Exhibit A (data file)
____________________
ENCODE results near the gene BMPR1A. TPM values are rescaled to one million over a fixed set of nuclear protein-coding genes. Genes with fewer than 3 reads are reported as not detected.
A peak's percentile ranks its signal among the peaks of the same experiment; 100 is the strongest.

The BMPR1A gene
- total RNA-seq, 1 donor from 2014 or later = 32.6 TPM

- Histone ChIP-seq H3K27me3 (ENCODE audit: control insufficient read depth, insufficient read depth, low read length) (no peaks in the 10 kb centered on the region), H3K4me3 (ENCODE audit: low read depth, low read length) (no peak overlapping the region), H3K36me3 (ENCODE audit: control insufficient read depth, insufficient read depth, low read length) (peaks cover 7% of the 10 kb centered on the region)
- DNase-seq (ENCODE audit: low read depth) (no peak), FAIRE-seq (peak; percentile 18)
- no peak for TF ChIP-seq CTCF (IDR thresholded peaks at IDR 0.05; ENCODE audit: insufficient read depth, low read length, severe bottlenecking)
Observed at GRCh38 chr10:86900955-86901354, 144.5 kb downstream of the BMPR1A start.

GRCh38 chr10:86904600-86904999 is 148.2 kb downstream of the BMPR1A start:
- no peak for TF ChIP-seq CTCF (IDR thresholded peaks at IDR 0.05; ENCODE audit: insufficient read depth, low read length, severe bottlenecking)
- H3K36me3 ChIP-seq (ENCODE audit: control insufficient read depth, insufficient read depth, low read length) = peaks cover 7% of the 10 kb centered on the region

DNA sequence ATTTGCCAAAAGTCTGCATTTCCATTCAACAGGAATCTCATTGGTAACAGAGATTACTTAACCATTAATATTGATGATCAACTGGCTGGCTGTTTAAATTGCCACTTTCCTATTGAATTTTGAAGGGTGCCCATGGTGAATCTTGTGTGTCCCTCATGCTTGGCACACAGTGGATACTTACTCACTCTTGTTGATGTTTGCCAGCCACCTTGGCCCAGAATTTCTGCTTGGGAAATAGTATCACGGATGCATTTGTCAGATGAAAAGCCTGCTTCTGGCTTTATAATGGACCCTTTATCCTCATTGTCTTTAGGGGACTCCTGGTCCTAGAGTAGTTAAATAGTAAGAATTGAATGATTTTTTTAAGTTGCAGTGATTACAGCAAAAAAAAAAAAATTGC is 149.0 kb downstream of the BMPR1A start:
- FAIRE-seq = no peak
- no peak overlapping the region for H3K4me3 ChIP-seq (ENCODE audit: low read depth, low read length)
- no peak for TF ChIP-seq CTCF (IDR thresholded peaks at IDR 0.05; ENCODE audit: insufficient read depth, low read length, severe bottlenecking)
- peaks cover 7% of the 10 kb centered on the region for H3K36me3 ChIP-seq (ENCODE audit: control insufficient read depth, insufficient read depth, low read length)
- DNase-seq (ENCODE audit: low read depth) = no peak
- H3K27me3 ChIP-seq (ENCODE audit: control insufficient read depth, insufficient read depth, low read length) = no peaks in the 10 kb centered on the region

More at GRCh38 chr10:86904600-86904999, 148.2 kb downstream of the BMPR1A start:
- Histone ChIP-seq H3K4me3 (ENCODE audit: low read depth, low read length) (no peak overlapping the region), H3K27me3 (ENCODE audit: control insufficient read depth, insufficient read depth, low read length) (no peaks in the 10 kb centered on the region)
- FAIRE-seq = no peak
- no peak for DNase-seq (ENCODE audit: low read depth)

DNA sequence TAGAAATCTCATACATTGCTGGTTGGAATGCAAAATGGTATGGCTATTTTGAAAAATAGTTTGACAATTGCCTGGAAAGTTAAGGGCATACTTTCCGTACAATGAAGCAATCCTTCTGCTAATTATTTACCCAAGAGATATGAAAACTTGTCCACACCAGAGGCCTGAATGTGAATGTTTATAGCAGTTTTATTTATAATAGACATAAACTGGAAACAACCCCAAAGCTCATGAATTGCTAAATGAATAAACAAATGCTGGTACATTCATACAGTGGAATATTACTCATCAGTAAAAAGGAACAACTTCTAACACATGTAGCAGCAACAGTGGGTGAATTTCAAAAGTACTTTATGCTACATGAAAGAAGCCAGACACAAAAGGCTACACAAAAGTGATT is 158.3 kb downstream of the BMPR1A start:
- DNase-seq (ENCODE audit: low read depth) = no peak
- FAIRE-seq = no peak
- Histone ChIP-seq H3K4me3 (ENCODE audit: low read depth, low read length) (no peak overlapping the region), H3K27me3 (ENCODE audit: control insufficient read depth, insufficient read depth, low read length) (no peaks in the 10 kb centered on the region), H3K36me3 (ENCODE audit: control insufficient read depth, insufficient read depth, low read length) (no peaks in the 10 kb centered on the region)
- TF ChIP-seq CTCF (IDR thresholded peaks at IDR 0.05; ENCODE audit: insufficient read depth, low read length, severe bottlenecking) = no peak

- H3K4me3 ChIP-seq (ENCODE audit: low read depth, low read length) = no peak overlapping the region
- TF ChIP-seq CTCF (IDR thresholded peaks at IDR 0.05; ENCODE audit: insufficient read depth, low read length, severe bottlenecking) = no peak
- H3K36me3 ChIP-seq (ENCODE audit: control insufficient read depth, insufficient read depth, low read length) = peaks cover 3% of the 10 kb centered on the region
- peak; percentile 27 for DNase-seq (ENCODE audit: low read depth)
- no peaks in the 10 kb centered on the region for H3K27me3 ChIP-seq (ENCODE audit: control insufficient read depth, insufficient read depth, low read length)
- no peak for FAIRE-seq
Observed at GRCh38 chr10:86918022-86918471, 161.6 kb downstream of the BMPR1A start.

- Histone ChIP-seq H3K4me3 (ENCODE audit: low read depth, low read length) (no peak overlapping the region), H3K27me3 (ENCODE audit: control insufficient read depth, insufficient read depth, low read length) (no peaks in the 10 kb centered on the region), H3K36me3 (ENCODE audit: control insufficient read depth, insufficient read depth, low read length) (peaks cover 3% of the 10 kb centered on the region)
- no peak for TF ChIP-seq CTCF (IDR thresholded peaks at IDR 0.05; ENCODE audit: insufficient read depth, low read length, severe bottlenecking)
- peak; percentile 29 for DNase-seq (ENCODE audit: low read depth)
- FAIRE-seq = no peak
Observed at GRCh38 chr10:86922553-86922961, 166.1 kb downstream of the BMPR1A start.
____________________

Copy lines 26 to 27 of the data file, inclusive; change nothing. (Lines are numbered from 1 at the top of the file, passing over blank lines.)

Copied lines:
- Histone ChIP-seq H3K4me3 (ENCODE audit: low read depth, low read length) (no peak overlapping the region), H3K27me3 (ENCODE audit: control insufficient read depth, insufficient read depth, low read length) (no peaks in the 10 kb centered on the region), H3K36me3 (ENCODE audit: control insufficient read depth, insufficient read depth, low read length) (no peaks in the 10 kb centered on the region)
- TF ChIP-seq CTCF (IDR thresholded peaks at IDR 0.05; ENCODE audit: insufficient read depth, low read length, severe bottlenecking) = no peak